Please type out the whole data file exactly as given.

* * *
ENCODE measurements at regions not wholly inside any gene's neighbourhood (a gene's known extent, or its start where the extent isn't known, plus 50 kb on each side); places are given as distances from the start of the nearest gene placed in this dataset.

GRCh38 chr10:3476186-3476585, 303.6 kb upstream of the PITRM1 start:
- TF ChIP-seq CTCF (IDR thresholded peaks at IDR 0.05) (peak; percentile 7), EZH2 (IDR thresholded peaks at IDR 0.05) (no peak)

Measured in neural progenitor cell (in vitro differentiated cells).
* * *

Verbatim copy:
ENCODE measurements at regions not wholly inside any gene's neighbourhood (a gene's known extent, or its start where the extent isn't known, plus 50 kb on each side); places are given as distances from the start of the nearest gene placed in this dataset.

GRCh38 chr10:3476186-3476585, 303.6 kb upstream of the PITRM1 start:
- TF ChIP-seq CTCF (IDR thresholded peaks at IDR 0.05) (peak; percentile 7), EZH2 (IDR thresholded peaks at IDR 0.05) (no peak)

Measured in neural progenitor cell (in vitro differentiated cells).